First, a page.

Archive for the 'contraindications' Category

Jul 07 2009

Benefits of Bodywork for Epileptic Clients

More than a quarter of those diagnosed with epilepsy cannot control the disorder through medication. Learn to identify this disorder’s symptoms and discover which types of bodywork have been shown to provide the greatest benefit to epileptic clients.

by Nicole Cutler, L.Ac.

Rooted in the central nervous system, epilepsy is a relatively common seizure disorder. Typically diagnosed by a physician after a person has had at least two seizures, epileptic seizures are not caused by a known medical condition like alcohol withdrawal or extremely low blood sugar. Seizures can be genetic, related to a brain injury, or due to an unknown cause.

Affecting how a person feels or acts for a short period of time, a seizure is a sudden surge of electrical activity in the brain’s outer rim, called the cortex. Ranging from mild to totally disabling, there are many possible symptoms of a seizure. While not everyone experiences these, some of the more typical seizure symptoms include:

· Blacking out
· Confusion
· Feeling spacey or dizzy
· Sensation of being out of the body
· Convulsions or twitching
· Feeling of fear
· Loss of motor control
· Difficulty talking
· Eyes rolling up into head
· Incontinence
· Drooling, teeth clenching, or tongue biting
· Memory loss

Seventy percent of those with epilepsy can control their disorder with medications, however the remaining 30 percent are not as lucky. Additionally, the medications for epilepsy can have severe side effects. Although a massage therapist should never advise a client to abandon their prescription, regular bodywork and communication with a client and their doctor could lead to a physician-guided reduction in medication.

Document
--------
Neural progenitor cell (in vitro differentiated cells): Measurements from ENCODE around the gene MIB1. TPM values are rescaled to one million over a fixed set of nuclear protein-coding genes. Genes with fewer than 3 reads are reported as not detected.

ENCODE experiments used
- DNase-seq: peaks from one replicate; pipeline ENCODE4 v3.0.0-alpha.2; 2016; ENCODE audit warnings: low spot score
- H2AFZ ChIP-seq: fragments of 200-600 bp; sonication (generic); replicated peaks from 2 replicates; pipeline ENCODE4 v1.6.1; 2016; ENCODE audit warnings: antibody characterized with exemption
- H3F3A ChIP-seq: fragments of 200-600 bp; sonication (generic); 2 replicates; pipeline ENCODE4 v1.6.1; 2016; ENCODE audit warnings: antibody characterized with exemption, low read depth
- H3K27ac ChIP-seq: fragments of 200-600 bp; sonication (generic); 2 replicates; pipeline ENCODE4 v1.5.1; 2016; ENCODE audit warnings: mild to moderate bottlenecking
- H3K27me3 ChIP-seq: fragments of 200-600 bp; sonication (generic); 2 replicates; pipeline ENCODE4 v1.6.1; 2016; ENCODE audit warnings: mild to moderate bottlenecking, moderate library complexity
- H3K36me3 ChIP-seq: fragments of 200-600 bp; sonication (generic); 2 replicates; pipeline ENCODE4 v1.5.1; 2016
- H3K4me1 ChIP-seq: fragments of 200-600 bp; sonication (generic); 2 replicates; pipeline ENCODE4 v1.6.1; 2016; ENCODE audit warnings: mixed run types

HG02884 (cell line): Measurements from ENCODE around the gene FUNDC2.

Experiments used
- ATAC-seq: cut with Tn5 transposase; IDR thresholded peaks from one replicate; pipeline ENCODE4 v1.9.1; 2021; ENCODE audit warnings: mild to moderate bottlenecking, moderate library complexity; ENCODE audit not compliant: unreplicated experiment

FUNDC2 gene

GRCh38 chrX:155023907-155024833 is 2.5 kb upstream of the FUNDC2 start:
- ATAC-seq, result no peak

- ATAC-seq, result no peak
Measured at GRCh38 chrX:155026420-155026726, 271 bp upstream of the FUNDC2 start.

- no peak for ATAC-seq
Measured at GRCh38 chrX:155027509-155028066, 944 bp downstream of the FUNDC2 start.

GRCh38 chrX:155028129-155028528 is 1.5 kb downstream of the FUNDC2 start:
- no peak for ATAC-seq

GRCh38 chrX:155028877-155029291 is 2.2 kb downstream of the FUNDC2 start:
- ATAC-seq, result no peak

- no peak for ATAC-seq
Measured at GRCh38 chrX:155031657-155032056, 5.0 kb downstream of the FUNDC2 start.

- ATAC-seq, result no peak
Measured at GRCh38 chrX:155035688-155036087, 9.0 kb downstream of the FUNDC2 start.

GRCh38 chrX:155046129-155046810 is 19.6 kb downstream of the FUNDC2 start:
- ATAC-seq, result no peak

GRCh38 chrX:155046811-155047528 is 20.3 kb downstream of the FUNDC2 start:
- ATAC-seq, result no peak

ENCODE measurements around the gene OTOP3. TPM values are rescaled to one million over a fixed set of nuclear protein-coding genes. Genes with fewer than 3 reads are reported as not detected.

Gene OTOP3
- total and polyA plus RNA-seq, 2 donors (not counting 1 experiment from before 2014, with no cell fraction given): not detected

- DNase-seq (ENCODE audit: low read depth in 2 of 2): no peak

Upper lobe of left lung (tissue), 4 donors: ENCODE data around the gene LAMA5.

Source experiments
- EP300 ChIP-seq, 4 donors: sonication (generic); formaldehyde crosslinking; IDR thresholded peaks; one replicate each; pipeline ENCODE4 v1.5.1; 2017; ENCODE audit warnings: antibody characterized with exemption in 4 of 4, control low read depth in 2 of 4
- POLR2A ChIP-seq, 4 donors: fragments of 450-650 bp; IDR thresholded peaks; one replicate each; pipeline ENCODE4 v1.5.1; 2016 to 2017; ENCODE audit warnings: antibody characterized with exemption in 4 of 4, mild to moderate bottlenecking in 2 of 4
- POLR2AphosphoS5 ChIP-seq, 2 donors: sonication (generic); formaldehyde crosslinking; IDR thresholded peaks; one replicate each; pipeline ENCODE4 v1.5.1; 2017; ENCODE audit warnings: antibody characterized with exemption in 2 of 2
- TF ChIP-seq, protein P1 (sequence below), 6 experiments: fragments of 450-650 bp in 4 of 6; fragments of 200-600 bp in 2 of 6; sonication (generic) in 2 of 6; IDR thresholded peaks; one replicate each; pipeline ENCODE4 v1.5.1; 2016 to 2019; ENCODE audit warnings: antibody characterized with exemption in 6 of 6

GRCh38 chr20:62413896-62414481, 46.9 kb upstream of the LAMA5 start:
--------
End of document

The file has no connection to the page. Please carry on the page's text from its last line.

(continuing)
Most experts agree that while there is no definitive cause for epilepsy, seizures are provoked by stress. In vulnerable individuals, stress causes brain cells prone to hyper-excitability to fire abnormally. In addition to the logical conclusion of reducing stress through seeking avenues of relaxation, cranial-sacral therapy and aromatherapy have both demonstrated remarkable results for reducing seizure occurrence and severity.

Cranial-Sacral Therapy
The brain, the heaviest of our organs, floats within the sugar, salt and enzyme-rich cerebro-spinal fluid (CSF). This internal sea has its own ebb and flow which is normally between 10 to 14 cycles per minute. According to cranial-sacral therapists, a likely theory explaining epilepsy is the misalignment or compression of the skull bones and congestion within the CSF. Because fluid is a terrific conductor of sensations, any turbulence, erratic movement or asymmetry can reveal blockages within the enclosed cerebral-spinal system.

Many reported case studies claim that the application of cranial-sacral therapy helps clients with epilepsy. The release of stuck skull bones gently flushes the cerebral-spinal system with CSF. This circulation of fluid restores the skull’s internal sea flow and stretches the brain’s membranes just enough to release any restrictions or adhesions contributing to seizure activity.

Aromatherapy
Despite compelling research, conventional medical practitioners have not yet incorporated elements of aromatherapy into epilepsy treatment. In a study conducted at the University of Birmingham in England, Dr. Tim Betts revealed a successful treatment for those with intractable epilepsy. Comprising approximately 20 to 30 percent of all epilepsy cases, intractable epilepsy describes epilepsy that is unresponsive to drug therapy.